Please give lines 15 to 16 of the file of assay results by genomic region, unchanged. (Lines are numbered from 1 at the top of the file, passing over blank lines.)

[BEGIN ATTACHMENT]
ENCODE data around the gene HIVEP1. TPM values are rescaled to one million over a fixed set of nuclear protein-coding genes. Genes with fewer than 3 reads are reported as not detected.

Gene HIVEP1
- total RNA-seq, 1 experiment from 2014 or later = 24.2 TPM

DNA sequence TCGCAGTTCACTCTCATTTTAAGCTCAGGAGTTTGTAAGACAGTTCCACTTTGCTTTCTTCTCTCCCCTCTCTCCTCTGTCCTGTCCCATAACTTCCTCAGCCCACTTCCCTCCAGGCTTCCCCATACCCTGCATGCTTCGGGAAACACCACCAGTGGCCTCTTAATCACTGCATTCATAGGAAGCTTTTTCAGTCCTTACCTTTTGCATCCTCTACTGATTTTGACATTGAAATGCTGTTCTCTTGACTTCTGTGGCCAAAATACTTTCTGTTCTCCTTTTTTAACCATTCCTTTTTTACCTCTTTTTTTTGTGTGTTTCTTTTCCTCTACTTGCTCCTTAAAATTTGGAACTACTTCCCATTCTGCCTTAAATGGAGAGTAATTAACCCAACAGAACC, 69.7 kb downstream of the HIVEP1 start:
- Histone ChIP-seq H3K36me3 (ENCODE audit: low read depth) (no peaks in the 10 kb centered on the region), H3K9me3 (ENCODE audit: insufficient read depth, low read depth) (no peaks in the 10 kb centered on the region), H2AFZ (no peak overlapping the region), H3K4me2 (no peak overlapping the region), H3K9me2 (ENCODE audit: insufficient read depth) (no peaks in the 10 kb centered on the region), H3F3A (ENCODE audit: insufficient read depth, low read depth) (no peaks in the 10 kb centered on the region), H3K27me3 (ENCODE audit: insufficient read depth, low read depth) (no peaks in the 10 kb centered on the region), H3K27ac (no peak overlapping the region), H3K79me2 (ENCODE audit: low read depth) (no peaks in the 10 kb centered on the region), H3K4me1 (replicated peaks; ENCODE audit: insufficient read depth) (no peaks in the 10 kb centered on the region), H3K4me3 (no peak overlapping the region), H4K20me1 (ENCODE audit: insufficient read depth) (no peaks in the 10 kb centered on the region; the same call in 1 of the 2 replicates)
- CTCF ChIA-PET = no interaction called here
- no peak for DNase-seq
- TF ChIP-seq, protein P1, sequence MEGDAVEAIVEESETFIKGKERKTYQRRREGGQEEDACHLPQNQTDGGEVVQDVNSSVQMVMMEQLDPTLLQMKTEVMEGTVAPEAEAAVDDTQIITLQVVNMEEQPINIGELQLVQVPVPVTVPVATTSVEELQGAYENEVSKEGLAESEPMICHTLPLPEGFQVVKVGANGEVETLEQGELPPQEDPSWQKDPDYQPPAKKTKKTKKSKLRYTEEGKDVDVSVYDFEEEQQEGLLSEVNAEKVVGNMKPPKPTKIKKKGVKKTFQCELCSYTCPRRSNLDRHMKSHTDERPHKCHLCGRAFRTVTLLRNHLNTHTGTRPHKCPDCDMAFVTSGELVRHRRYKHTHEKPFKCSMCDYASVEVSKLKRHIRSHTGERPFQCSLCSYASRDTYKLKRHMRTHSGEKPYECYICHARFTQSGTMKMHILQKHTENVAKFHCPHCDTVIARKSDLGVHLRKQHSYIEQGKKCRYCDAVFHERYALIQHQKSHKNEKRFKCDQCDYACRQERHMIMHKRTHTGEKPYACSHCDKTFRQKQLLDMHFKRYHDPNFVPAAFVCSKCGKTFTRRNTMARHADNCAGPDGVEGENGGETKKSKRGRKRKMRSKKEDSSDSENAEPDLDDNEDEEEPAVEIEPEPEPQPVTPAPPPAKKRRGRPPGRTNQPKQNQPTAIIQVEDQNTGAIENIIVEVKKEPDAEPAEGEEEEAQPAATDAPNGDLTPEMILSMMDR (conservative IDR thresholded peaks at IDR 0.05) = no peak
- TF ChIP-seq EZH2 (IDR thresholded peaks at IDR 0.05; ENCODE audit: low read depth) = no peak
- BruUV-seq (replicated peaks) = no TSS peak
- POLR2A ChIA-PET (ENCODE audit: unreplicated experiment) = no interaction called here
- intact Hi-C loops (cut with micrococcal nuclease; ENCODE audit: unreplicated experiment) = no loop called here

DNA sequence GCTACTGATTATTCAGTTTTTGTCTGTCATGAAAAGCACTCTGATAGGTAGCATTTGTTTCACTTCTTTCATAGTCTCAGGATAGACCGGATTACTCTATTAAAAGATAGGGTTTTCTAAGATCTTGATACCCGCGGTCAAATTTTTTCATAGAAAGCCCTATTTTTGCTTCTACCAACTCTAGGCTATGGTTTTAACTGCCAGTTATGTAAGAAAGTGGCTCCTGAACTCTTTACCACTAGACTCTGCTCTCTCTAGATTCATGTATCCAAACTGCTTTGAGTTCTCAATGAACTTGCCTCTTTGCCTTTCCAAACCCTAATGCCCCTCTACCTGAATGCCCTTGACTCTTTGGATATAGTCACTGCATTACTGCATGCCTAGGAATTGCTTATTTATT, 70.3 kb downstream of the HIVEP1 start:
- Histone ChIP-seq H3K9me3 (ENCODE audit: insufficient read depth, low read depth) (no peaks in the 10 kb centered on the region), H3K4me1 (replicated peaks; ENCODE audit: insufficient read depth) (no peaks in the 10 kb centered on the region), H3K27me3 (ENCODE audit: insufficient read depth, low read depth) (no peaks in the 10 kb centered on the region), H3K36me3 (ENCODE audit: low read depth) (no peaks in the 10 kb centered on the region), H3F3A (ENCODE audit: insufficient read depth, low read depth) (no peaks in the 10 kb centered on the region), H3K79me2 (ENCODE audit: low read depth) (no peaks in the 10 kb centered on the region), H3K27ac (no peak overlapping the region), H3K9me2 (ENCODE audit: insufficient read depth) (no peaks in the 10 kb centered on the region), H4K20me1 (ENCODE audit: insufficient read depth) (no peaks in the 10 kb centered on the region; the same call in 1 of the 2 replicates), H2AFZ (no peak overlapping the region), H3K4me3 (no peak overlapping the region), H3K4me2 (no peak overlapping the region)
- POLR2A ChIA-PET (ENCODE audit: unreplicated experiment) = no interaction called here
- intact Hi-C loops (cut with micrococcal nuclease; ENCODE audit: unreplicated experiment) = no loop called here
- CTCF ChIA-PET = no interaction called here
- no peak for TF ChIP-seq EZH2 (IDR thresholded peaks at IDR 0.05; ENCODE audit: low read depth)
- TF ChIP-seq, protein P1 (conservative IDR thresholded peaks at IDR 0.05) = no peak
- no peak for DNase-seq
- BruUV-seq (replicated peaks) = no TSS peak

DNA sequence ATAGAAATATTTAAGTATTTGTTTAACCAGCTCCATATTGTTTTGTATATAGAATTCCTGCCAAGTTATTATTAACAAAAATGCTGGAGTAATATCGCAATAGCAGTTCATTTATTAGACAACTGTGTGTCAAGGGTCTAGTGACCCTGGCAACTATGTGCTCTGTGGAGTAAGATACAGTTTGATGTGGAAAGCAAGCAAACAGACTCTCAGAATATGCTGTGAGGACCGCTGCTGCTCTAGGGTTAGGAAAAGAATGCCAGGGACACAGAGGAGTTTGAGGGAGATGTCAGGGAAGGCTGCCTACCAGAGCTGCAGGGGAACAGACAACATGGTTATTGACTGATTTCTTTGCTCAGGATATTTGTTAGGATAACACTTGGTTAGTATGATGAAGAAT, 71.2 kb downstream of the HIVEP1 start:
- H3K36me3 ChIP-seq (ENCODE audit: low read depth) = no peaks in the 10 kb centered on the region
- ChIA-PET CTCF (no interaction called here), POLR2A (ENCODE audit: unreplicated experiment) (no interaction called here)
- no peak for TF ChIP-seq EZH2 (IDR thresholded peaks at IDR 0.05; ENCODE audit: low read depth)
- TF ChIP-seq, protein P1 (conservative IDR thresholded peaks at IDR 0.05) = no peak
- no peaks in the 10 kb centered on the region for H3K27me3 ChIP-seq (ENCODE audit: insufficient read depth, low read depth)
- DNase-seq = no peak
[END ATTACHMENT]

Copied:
- POLR2A ChIA-PET (ENCODE audit: unreplicated experiment) = no interaction called here
- intact Hi-C loops (cut with micrococcal nuclease; ENCODE audit: unreplicated experiment) = no loop called here